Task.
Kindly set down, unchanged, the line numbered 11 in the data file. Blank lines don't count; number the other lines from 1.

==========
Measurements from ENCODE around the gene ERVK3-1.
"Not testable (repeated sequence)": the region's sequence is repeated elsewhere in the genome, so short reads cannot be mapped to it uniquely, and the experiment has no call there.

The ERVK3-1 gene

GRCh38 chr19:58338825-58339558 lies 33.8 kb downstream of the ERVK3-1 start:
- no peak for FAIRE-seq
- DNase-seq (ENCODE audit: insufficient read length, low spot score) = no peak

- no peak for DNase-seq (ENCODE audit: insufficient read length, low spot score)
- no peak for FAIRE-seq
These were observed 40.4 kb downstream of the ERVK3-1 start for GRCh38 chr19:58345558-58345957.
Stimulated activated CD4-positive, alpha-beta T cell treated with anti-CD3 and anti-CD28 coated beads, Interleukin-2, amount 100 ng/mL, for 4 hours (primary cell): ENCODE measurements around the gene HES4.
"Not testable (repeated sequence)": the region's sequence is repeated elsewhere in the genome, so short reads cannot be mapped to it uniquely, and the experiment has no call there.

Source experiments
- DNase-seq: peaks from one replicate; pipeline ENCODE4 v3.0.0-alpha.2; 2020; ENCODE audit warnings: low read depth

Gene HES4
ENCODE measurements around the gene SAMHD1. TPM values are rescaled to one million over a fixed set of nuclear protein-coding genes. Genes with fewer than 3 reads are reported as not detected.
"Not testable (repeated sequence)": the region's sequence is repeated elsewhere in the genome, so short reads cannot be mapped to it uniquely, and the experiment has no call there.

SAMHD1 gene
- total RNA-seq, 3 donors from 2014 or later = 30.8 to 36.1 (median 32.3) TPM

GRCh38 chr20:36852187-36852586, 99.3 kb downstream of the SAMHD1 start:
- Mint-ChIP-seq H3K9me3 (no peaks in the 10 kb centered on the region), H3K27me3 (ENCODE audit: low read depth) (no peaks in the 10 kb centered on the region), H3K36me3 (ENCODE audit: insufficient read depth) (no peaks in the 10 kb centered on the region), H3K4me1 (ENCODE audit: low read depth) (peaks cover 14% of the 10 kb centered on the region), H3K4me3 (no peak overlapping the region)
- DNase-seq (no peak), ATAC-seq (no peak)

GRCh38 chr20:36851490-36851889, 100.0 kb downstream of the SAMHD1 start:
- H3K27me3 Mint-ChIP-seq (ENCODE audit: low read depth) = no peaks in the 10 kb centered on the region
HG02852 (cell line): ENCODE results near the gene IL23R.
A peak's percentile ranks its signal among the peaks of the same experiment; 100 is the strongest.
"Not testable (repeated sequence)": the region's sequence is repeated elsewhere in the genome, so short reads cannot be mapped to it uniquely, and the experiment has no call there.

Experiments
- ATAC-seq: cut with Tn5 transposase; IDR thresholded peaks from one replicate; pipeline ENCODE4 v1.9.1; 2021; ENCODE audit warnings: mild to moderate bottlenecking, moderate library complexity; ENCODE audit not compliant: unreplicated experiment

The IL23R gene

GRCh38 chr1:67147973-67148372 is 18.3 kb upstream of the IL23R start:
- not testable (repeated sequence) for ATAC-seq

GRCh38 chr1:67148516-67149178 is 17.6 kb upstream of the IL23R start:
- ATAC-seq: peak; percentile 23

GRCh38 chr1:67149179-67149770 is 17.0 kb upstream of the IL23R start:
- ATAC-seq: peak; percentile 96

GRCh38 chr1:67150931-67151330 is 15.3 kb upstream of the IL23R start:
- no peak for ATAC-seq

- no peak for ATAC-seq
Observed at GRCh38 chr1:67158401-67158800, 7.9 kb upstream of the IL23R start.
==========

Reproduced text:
"Not testable (repeated sequence)": the region's sequence is repeated elsewhere in the genome, so short reads cannot be mapped to it uniquely, and the experiment has no call there.